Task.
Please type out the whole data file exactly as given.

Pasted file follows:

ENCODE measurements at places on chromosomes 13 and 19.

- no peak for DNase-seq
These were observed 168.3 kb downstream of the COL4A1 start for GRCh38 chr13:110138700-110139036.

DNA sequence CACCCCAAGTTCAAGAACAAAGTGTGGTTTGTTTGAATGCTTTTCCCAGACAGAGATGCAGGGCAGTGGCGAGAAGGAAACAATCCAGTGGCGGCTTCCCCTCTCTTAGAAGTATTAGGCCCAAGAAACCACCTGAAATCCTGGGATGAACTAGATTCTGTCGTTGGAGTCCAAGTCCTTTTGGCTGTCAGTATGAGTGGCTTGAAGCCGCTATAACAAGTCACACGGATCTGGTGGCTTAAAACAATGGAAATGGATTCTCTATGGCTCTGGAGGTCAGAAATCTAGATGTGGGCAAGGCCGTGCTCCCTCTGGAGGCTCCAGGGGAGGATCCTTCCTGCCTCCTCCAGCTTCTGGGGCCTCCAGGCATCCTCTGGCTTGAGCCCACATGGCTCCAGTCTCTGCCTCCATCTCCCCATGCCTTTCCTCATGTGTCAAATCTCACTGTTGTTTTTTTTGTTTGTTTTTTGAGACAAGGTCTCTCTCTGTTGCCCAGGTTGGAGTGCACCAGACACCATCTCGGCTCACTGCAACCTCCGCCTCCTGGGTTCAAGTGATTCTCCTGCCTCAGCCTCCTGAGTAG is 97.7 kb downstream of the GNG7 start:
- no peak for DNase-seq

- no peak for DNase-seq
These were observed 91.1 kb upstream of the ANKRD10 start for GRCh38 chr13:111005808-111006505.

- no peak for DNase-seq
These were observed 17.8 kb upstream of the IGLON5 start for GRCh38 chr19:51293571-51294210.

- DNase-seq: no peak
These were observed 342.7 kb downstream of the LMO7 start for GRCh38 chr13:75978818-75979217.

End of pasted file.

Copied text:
ENCODE measurements at places on chromosomes 13 and 19.

- no peak for DNase-seq
These were observed 168.3 kb downstream of the COL4A1 start for GRCh38 chr13:110138700-110139036.

DNA sequence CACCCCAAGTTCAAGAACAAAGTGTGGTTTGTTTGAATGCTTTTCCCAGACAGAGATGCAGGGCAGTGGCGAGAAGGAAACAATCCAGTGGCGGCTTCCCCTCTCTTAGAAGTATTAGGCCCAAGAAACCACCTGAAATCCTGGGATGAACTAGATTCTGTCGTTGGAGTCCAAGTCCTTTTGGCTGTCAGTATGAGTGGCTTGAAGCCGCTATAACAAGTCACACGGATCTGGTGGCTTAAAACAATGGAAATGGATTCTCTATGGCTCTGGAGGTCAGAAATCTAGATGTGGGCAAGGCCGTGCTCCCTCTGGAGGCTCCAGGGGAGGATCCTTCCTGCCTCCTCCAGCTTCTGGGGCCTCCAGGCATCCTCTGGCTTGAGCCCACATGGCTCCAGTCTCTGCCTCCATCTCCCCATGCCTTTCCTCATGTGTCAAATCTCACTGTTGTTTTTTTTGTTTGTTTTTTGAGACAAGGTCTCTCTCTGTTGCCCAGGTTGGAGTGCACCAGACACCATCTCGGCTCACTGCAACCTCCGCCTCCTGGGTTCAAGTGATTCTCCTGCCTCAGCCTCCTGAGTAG is 97.7 kb downstream of the GNG7 start:
- no peak for DNase-seq

- no peak for DNase-seq
These were observed 91.1 kb upstream of the ANKRD10 start for GRCh38 chr13:111005808-111006505.

- no peak for DNase-seq
These were observed 17.8 kb upstream of the IGLON5 start for GRCh38 chr19:51293571-51294210.

- DNase-seq: no peak
These were observed 342.7 kb downstream of the LMO7 start for GRCh38 chr13:75978818-75979217.